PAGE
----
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A new vibe in soundscaping

Forget the cheesy gear of yesteryear -- today's outdoor audio really surrounds you.

June 21, 2007|Jeff Spurrier | Special to The Times

HANK and Susie Seitz's home on a hill in Tustin Ranch overlooks the 261 toll road and busy Jamboree Road but the noise from the traffic never intrudes except around the evening rush hour. If it disturbs his enjoyment watching the sunset, Hank puts down his drink and turns up the crickets.

"I have outdoor sounds, the jungle, crickets, water," he says. "You sit out here at night and crank that up."

If the crickets don't satisfy, he also has Canadian brass, Italian opera, Jimmy Buffett and lots of Josh Grogan for their listening pleasure. Live recordings dominate in the soundscape of the Seitzs' yard.

"It's our second living room," Susie says of their garden. "It's like having a Greek Theatre in your backyard. I was the one who said we don't need it, and now I'm the one who loves it."

Thanks to a new generation of audio outdoor gear, sound is the latest indoor creature comfort that homeowners are taking outside. First the kitchen was moved into the yard, and now the family room has arrived with weather resistant, affordable high-quality audio and entertainment setups.

The fake-rock speakers of the past are still around but are clearly no match for the delight of having a true surround-sound system that envelops you like a warm breeze.

By some standards the Seitzs' setup in their 130-by-40-foot yard is modest: one subwoofer and three pairs of Boston Acoustics Voyager 7 speakers. The surround-sound effect, however, is total, so real it seems virtual, perfectly balanced in stereo with crisp highs and realistic, deep lows no matter where one wanders in the garden -- by the pool, next to the neighbors' yard, near the house.

The Seitzs' yard was wired by a neighbor, Terry Mullin of Tustin-based Creative Stream, specialists in outdoor home entertainment. He's put in more than a dozen similar sound gardens for his neighbors, sold mainly by word of mouth.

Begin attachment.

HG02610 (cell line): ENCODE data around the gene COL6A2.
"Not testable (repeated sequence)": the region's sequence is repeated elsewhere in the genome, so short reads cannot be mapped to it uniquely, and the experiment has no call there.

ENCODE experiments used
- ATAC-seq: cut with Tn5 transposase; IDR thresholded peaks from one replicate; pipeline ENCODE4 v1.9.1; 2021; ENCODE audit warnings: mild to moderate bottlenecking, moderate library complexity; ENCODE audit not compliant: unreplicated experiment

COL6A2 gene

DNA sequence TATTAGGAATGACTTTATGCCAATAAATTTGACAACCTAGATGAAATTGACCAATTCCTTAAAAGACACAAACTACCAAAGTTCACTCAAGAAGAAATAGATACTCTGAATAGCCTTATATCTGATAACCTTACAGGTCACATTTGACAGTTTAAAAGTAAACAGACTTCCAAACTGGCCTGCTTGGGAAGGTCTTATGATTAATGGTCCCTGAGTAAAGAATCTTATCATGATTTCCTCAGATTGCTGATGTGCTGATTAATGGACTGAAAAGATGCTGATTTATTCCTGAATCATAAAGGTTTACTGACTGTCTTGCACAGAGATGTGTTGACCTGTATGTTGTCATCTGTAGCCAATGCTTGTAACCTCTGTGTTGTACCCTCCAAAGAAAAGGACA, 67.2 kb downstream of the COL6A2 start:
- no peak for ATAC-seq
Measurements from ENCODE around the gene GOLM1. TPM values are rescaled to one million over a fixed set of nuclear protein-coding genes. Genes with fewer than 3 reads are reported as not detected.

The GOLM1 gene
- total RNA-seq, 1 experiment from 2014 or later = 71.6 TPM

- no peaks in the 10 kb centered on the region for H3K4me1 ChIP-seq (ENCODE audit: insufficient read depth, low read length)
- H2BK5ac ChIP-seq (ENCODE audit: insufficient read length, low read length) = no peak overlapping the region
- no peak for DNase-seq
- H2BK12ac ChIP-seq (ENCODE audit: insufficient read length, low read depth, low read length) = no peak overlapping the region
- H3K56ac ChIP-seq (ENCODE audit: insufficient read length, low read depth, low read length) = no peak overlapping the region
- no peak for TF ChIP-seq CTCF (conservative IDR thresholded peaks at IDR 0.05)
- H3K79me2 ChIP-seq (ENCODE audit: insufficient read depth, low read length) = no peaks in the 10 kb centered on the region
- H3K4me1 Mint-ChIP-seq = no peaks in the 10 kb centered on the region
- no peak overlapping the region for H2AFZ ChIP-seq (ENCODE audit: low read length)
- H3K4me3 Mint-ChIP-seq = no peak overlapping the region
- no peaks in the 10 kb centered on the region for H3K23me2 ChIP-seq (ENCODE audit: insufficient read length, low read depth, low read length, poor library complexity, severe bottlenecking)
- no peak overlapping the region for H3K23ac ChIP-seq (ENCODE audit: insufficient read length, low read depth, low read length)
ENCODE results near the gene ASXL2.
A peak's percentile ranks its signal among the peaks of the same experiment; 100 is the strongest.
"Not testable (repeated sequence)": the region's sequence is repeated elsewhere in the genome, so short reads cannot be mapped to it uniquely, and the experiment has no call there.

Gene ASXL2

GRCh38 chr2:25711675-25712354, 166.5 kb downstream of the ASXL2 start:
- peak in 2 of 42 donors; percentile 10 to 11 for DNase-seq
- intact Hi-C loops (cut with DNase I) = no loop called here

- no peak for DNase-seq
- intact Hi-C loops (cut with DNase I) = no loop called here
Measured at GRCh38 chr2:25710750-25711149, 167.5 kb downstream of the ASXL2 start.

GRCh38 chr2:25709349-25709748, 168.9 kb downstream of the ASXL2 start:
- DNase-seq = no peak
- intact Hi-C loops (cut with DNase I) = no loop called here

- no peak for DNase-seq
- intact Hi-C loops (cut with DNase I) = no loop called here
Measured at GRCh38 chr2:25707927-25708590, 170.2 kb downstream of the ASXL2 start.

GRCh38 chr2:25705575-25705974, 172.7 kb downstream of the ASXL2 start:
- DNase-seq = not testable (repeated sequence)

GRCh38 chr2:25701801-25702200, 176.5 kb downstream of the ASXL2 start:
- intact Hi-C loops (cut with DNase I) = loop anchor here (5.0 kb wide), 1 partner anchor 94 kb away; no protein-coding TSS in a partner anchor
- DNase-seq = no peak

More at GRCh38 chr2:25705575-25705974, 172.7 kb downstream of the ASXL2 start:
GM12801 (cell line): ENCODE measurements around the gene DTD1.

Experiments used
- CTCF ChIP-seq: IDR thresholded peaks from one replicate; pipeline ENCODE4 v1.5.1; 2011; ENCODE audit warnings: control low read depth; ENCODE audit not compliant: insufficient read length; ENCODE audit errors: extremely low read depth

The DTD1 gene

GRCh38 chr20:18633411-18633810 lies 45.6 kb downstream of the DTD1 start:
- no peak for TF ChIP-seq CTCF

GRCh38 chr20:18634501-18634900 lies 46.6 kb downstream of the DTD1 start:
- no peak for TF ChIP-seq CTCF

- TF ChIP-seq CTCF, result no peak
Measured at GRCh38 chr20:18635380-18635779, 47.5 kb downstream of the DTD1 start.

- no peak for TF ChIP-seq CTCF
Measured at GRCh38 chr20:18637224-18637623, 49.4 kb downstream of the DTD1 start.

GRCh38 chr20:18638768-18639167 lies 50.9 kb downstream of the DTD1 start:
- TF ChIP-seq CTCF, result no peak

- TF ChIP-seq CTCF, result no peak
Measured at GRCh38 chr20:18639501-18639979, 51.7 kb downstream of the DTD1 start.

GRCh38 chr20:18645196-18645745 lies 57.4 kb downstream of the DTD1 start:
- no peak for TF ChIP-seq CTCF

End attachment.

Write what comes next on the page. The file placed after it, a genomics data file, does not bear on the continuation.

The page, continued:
The pattern goes like this: One neighbor puts in a system, invites others over to show it off at a party, and before long they want one too. Or something bigger. And bigger doesn't always mean louder or present a possible source for a noise pollution issue for neighbors.

Making sure that the music stays balanced and in the yard is one of Mullin's primary concerns. Usually he works the soundscape math for an established garden, measuring levels and bouncing the low-end bass of the subwoofer off the lip of a pool, or smoothing out the surround-sound balance with a centered pair of speakers.

Ideally, however, an outdoor system is mapped from a landscaper's plans, before the hardscape goes in, and is installed right before the area is planted.

Mullin says the final thing he tells his clients is, "Water your sub -- flood it, soak it, drown it."

THE sub in question is the 4-foot-high Boston Acoustics subwoofer whose base he buries underground, followed by a thorough soaking and compaction. The more dense the soil, the better the bass. You might think twice about soaking a $1,500 speaker, but the process will improve the sound by preventing low-end bass loss within the buried cabinet. "Within a week you'll be able to use half as much sound on the controls because the bass will grow stronger as the soil compacts," he says. He finishes up the garden with pairs of BA Voyager 7s ($600 per pair).

Outdoor audio has grown up, moved beyond a couple of funky fake-rock speakers positioned around the pool or a pair of outdoor speakers hung from the eaves of the house, tilted downward. These days hiding the speakers is less important than camouflaging the directional source of the sound.

The hot spots and dead zones of the past are no longer a problem, replaced by a seamless, ubiquitous audio cloud wafting from every bush and shrub, perfectly balanced, coming from nowhere but inescapably everywhere.

Unlike a home theater defined by four walls, a roof and a floor, a garden or yard theater system requires flexibility. "The backyard is never going to be the optimum environment," says Brian Chappell of Experience Audio Video in Yorba Linda. "You're always balancing aesthetics and sound, and aesthetics win nine times out of 10."

For him this means no faux-rock speakers because the sound usually is horrible and they look out of place: "Like a fake rock," he sniffs.

There are plenty of cheap rock-look speakers out there at big box home centers for less than $50 each. But for truly satisfying audio, plan to spend at least a couple of thousand dollars. The "average" for surround sound in the garden ranges from $8,000 to $15,000.

A more affordable choice might be Bose Free Space 51 environmental speakers ($450 each), which are designed to sit flat on a deck or the ground or can be partially buried. These are omni-directional units and are good for a 6- to 10-foot radius.

But don't write off the fake rocks just yet. Boston Acoustics has come out with a new line of Voyager speakers encased in hand-detailed faux sandstone, granite or river rock ($250 to $450 each, depending on size).

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